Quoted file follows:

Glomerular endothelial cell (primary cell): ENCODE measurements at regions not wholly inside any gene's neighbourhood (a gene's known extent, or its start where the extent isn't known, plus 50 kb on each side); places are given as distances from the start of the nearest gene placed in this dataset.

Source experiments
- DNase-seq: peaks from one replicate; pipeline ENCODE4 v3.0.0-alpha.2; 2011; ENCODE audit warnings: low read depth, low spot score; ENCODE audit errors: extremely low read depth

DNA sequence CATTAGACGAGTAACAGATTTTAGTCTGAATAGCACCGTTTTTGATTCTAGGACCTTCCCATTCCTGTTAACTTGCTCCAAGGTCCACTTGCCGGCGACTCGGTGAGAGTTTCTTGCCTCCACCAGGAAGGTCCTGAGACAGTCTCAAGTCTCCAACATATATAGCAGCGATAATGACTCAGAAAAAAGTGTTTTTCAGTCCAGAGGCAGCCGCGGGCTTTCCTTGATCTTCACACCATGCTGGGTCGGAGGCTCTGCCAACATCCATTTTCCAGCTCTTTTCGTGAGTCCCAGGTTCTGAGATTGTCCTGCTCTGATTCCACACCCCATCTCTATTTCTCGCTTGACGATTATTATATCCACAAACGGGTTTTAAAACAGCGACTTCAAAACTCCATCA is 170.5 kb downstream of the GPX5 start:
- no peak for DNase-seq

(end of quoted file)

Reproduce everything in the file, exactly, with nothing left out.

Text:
Glomerular endothelial cell (primary cell): ENCODE measurements at regions not wholly inside any gene's neighbourhood (a gene's known extent, or its start where the extent isn't known, plus 50 kb on each side); places are given as distances from the start of the nearest gene placed in this dataset.

Source experiments
- DNase-seq: peaks from one replicate; pipeline ENCODE4 v3.0.0-alpha.2; 2011; ENCODE audit warnings: low read depth, low spot score; ENCODE audit errors: extremely low read depth

DNA sequence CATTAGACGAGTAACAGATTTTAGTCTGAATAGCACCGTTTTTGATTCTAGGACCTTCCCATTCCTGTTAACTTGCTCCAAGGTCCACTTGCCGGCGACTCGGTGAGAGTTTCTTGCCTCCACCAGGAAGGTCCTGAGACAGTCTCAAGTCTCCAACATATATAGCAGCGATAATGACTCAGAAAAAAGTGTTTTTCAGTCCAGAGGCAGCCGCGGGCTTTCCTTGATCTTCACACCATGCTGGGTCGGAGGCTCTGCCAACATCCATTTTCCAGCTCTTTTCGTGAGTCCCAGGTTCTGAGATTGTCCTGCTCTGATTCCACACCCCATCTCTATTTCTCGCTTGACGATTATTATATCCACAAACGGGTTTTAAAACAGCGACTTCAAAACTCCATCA is 170.5 kb downstream of the GPX5 start:
- no peak for DNase-seq